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What tools can benefit outbound and inbound sales teams?
Traditionally, inbound and outbound sales teams don’t always see eye-to-eye.
Often, there are conflicts between the two teams as outbound sales sometimes feel that marketing isn’t doing enough. The reverse is also true, especially when gathering data that outbound sales teams enter into shared CRM systems.
Typically, different types of skills sets and personalities are attracted to inbound and outbound sales positions.
Marketing personalities tend to be more creative but don’t necessarily want to be around people all day. They like some sense of structure and want to provide support. People attracted to outbound sales positions may want to have the feeling of being their own boss and like solving tough problems.
They may have a go-getter attitude.
From an HR perspective, inbound sales candidates need to be comfortable sitting in an office for most of the day. They need to be willing to learn and strategize. Outbound sales candidates should be comfortable prospecting and have a resilient personality.
They also need to be good in-person communicators and think on their feet.
Some of the tools outbound and inbound sales teams can use to collaborate better and unify data include Outfunnel, HubSpot, and Salesforce. These web-based programs let both sides of the funnel sync data, run segment testing, and coordinate outreach activities.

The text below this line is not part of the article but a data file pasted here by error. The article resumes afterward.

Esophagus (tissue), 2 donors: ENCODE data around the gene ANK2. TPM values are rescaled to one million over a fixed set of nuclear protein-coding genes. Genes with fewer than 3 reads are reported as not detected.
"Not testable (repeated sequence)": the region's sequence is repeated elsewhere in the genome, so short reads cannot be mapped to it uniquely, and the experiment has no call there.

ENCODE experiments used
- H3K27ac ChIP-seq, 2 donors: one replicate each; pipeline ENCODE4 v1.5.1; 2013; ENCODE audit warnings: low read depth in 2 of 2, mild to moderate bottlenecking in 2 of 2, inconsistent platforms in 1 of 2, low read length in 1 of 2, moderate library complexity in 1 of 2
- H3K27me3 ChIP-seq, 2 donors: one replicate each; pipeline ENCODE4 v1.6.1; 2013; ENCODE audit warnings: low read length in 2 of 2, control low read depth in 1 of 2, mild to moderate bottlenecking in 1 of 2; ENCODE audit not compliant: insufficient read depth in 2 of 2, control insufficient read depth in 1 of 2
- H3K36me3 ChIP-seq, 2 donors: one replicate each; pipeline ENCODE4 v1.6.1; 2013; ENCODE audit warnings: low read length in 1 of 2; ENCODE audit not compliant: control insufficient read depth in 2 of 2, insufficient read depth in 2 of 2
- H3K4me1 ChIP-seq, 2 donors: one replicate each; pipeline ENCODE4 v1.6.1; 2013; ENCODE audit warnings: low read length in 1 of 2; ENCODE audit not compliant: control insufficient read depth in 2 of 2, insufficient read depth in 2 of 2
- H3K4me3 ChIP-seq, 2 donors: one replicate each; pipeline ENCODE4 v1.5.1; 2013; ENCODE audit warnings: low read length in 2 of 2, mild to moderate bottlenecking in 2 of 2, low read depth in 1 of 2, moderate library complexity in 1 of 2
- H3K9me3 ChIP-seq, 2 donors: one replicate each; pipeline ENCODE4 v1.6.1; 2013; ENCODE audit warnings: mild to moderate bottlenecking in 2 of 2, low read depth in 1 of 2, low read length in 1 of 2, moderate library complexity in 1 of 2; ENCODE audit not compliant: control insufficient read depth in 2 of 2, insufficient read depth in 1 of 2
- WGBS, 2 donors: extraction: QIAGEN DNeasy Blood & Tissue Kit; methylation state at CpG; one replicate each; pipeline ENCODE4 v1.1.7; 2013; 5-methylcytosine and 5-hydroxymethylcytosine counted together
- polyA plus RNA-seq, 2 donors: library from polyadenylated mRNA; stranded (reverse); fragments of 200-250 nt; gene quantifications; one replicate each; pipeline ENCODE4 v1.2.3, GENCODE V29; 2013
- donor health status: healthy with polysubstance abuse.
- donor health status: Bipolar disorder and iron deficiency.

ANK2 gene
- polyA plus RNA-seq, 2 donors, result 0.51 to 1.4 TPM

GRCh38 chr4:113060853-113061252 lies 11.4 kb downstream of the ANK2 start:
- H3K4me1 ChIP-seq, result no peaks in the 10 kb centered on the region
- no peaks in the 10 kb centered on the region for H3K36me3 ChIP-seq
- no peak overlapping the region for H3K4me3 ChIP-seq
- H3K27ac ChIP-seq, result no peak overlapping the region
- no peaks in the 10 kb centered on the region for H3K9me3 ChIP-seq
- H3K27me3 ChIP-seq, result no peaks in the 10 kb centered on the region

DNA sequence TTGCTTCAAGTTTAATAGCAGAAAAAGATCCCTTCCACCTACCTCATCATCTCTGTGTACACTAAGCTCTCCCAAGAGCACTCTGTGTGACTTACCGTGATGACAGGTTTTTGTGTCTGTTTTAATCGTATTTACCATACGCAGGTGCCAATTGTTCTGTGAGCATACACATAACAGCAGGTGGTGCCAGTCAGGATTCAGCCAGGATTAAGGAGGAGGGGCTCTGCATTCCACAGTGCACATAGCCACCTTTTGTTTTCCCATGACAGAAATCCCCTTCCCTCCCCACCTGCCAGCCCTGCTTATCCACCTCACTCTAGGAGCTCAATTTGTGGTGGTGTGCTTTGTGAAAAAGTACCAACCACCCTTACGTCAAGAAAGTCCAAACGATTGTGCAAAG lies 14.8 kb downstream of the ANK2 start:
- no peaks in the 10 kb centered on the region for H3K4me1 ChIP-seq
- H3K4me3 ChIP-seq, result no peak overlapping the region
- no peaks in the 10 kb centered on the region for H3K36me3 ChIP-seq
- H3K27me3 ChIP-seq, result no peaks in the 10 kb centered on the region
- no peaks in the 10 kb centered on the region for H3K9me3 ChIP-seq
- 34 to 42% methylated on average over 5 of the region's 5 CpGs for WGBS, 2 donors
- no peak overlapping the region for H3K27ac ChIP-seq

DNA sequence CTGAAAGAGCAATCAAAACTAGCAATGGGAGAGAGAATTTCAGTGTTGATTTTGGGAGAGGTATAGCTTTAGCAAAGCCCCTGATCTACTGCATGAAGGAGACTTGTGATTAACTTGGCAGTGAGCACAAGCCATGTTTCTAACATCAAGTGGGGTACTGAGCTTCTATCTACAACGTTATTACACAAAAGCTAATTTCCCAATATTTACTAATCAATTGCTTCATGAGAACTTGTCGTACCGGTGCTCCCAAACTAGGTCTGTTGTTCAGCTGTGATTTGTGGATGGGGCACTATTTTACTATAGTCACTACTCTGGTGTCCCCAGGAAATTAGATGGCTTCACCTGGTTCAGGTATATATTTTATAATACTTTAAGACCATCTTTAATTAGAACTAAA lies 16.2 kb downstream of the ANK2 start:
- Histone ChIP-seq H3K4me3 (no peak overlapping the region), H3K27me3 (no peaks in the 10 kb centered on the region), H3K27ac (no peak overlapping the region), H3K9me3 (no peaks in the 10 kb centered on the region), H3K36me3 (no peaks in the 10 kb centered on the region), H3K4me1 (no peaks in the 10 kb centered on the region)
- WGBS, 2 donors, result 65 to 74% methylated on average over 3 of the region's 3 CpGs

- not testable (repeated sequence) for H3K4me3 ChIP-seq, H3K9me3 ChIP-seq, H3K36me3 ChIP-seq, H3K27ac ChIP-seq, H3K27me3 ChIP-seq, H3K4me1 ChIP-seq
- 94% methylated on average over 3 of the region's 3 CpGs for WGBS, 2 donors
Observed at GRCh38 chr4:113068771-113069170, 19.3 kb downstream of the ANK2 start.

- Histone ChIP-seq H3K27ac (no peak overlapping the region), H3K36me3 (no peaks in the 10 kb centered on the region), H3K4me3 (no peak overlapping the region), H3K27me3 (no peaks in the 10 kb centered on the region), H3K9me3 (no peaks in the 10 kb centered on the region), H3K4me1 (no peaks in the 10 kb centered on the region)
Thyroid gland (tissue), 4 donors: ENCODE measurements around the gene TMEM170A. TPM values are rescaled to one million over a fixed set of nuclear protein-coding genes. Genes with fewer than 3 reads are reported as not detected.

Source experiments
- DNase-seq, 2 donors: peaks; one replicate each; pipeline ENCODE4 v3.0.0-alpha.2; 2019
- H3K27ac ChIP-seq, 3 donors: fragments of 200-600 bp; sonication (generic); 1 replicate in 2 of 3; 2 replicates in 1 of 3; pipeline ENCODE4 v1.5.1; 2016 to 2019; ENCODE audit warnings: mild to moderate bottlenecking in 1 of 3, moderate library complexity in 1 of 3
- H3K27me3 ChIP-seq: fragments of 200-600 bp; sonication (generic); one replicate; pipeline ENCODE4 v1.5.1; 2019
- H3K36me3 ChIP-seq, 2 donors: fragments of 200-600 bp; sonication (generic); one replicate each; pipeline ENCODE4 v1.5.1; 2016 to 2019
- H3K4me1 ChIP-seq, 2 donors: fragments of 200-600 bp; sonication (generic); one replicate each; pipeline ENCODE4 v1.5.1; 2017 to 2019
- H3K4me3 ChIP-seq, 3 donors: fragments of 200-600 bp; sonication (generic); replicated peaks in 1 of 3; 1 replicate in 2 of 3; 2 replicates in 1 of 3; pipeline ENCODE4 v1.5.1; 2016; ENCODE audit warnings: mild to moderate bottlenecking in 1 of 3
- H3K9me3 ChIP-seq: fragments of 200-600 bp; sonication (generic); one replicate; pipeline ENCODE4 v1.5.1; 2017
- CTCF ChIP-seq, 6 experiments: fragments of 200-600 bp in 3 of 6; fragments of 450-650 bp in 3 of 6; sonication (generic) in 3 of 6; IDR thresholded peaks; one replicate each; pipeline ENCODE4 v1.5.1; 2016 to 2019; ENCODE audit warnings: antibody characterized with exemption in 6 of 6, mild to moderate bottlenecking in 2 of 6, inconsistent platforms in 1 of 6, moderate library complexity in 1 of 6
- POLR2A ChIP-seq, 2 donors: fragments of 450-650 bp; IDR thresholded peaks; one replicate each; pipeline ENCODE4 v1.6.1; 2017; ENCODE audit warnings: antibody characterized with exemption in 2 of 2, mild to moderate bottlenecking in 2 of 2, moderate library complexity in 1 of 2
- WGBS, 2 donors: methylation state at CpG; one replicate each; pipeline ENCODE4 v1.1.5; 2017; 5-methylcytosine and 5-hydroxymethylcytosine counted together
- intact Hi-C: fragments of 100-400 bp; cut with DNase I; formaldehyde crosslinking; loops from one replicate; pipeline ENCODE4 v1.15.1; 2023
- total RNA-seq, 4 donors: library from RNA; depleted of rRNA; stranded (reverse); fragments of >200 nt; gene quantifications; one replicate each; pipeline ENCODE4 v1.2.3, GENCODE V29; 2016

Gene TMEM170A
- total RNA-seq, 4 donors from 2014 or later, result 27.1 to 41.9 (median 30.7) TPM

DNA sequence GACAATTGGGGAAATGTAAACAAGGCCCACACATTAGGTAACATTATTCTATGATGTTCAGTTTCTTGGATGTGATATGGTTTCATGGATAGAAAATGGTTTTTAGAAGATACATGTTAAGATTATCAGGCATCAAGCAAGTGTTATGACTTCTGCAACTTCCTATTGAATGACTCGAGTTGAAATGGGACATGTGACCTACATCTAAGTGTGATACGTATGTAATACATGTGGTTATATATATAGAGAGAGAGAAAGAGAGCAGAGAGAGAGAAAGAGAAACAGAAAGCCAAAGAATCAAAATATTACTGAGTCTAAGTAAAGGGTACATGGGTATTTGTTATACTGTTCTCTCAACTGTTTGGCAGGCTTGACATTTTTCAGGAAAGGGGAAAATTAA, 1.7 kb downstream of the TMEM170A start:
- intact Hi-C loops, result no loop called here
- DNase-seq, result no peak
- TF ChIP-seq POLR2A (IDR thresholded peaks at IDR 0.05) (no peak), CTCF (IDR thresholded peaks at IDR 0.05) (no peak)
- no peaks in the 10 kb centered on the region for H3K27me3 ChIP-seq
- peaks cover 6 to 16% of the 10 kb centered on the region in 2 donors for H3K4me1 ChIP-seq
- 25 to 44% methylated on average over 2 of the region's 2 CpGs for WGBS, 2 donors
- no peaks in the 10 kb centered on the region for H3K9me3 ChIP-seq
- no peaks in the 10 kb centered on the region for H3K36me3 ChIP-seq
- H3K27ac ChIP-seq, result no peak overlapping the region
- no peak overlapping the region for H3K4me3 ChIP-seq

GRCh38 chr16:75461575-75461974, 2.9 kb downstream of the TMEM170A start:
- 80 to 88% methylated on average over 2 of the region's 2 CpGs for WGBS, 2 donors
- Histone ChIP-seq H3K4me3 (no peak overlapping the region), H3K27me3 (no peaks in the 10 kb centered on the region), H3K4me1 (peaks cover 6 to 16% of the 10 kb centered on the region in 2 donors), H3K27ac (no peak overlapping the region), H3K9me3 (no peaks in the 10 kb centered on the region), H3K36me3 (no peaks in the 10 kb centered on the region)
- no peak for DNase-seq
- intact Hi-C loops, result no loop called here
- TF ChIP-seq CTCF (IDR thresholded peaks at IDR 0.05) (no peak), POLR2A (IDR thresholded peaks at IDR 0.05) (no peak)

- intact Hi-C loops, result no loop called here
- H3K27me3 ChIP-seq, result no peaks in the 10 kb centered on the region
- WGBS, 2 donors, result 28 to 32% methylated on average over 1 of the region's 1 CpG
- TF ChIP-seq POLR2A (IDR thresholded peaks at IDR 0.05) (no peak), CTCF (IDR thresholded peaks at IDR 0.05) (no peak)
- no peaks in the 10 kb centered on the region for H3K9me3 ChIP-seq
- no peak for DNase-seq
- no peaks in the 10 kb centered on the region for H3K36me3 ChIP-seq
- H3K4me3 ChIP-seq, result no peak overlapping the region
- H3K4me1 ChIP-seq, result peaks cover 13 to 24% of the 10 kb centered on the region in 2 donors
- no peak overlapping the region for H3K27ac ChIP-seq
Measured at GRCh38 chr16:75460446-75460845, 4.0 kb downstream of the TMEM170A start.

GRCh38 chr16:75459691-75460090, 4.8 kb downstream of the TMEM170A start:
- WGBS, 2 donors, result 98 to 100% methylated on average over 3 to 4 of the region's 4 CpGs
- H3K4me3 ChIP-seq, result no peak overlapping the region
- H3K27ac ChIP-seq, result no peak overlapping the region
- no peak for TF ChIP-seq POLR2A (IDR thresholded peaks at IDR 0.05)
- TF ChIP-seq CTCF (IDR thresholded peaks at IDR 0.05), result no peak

Salesmate is all-in one solution for your marketing and sales team that helps you create swift workflows. It offers features like Automation Journeys, Team Inbox, Power Dialer that saves a lot of time of your sales reps.
Outfunnel can assist with integrating marketing and sales tools which can help sales teams to communicate easier with one another using a variety of integrations to speed up and simplify their understanding of the data in front of them.
HubSpot is great for sales teams as it has a sales CRM that assists with gaining important insights into sales prospects and can also help with automating tasks.
Salesforce greatly assists with closing more sales deals with its feature-rich CRM. You can automate the sales process easily and prioritize the tasks needed.
Further resources to learn about inbound and outbound sales strategies include HubSpot Academy and LinkedIn Learning courses.
As sales and marketing practices evolve, it’s more critical than ever to keep up to date with trends and new strategies.
If you take one point away from this article, it’s that inbound and outbound sales may differ, but they’re both necessary to grow a business.
The personalities and skills needed in inbound vs outbound sales role can also be quite different, but each member is valuable.
And both need to work together to find and nurture leads effectively.
Remember that it’s the responsibility of outbound sales to use data to qualify leads. And it’s the responsibility of inbound sales to gather and verify that data.